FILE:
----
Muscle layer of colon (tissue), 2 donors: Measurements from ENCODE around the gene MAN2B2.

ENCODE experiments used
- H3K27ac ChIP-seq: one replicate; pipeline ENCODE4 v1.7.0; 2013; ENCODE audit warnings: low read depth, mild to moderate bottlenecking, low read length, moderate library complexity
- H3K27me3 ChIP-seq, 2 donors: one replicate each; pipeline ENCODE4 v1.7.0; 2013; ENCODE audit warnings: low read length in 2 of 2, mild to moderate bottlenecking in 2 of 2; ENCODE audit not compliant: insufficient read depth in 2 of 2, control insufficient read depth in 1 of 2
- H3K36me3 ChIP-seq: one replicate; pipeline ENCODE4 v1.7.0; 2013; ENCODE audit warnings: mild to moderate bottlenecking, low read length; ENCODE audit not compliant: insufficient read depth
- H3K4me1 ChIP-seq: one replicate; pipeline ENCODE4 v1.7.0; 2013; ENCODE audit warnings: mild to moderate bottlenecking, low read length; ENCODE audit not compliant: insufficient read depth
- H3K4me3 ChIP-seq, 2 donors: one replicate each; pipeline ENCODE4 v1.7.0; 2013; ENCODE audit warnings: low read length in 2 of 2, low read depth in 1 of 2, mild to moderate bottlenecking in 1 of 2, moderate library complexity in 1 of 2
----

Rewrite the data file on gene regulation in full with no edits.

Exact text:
Muscle layer of colon (tissue), 2 donors: Measurements from ENCODE around the gene MAN2B2.

ENCODE experiments used
- H3K27ac ChIP-seq: one replicate; pipeline ENCODE4 v1.7.0; 2013; ENCODE audit warnings: low read depth, mild to moderate bottlenecking, low read length, moderate library complexity
- H3K27me3 ChIP-seq, 2 donors: one replicate each; pipeline ENCODE4 v1.7.0; 2013; ENCODE audit warnings: low read length in 2 of 2, mild to moderate bottlenecking in 2 of 2; ENCODE audit not compliant: insufficient read depth in 2 of 2, control insufficient read depth in 1 of 2
- H3K36me3 ChIP-seq: one replicate; pipeline ENCODE4 v1.7.0; 2013; ENCODE audit warnings: mild to moderate bottlenecking, low read length; ENCODE audit not compliant: insufficient read depth
- H3K4me1 ChIP-seq: one replicate; pipeline ENCODE4 v1.7.0; 2013; ENCODE audit warnings: mild to moderate bottlenecking, low read length; ENCODE audit not compliant: insufficient read depth
- H3K4me3 ChIP-seq, 2 donors: one replicate each; pipeline ENCODE4 v1.7.0; 2013; ENCODE audit warnings: low read length in 2 of 2, low read depth in 1 of 2, mild to moderate bottlenecking in 1 of 2, moderate library complexity in 1 of 2